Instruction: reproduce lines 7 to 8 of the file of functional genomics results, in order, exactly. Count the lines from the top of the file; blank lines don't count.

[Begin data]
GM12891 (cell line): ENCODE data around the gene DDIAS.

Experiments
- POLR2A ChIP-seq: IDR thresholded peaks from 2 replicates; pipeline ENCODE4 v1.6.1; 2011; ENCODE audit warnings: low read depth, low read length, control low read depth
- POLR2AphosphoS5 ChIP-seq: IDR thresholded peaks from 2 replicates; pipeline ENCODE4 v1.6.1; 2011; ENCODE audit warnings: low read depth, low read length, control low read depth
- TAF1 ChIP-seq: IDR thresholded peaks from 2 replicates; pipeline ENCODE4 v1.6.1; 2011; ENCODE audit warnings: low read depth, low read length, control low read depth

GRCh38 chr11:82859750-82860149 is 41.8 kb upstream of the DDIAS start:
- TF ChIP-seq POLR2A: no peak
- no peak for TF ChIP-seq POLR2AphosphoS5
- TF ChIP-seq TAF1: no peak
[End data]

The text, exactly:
- TF ChIP-seq POLR2A: no peak
- no peak for TF ChIP-seq POLR2AphosphoS5